Legendary 140-year-old fish from Leeds Kirkgate Market is confusing children

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There is one fish at Leeds Kirkgate Market that stands out from the rest. It’s unlike any other fish on the market – maybe even in the whole city.

Pike confit, which sits proudly on a fishmonger’s stall, is a very old specimen that has been turning heads for 140 years. It has become synonymous with TE Bethell Best Quality Fish and has been passed down from generation to generation of different owners.

But it has puzzled some children passing through the downtown market, who think the size of its tank is “cruel”. They also asked where the water is.

Read more: Leeds market ‘stinky water’ bag burst all over fishmonger who had to strip naked

The stall’s current owner, Suzanne Lemming, 57, loves the cheeky-looking pike, which has been preserved since 1882. Suzanne says the little rascal was caught in Stradsett Lake in Norfolk all those years ago.

Suzanne said: “It’s eye-catching, everyone who knows us knows this fish. People who recommend us to go, ‘girl in red [myself] and the pike in the “middle of the counter”.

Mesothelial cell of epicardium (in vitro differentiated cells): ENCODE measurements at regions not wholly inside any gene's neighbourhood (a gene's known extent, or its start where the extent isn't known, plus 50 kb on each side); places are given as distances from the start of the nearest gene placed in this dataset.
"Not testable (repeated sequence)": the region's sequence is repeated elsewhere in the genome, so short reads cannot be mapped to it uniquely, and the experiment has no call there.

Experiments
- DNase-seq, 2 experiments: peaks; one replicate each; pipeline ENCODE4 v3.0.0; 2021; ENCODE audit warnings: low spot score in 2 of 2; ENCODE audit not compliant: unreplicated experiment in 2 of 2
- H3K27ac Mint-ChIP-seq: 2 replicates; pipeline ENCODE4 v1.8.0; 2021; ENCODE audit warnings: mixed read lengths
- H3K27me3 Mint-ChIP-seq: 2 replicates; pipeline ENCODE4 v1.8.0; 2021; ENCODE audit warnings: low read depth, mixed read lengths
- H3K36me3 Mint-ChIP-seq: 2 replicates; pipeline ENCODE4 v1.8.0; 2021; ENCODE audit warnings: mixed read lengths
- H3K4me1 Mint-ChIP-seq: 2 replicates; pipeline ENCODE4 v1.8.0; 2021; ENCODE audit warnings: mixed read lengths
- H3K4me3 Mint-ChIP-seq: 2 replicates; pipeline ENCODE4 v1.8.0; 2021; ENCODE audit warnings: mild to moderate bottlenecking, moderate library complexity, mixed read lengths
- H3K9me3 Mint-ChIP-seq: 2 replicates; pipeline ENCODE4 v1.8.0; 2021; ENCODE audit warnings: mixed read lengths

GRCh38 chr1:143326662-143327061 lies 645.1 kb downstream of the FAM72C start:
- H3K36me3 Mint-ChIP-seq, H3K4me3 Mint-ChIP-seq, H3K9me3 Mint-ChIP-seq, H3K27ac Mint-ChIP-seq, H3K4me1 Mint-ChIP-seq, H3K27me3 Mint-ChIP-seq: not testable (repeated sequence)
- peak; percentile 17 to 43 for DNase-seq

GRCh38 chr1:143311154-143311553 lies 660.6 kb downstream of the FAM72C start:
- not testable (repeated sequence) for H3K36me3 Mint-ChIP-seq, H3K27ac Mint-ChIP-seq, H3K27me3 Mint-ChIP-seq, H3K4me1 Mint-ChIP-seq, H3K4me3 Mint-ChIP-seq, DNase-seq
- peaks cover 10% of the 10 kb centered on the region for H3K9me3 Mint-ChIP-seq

Pike was caught in Stradsett Lake in Norfolk

“We never had a nickname for it. Children make the best comments. We had a little girl who said ‘That’s really cruel, that’s it’.

“I asked ‘Why is it cruel?’ She said ‘Because he can’t roll over in that little tank!’

“We had people, mostly children, also asking where the water was.”

Suzanne bought the stall in 2001 and first saw pike in the market when she started working there at the age of 18 for a Saturday job.



Fishmonger Suzanne Lemming, owner of TE Bethell Best Quality Fish in Leeds Kirkgate Market

“I left school for a year to work at the market and I never went back,” says Suzanne. “Working with fish becomes a passion, everywhere I go now the first thing I do is buy from a fishmonger.”

Historically, fish taxidermy was done by skinning it, mounting it and then combing it. The methods have since changed as this method can lead to spoilage if the fish is stored in the wrong climate. The fish can also be hollowed out and injected with embalming fluid to preserve it. It is unclear which method was used for Suzanne’s Pike.

The origins of Leeds Kirkgate Market date back to 1822 as an open-air market in Briggate. Although it opened in its current form in 1981 after many years of construction.

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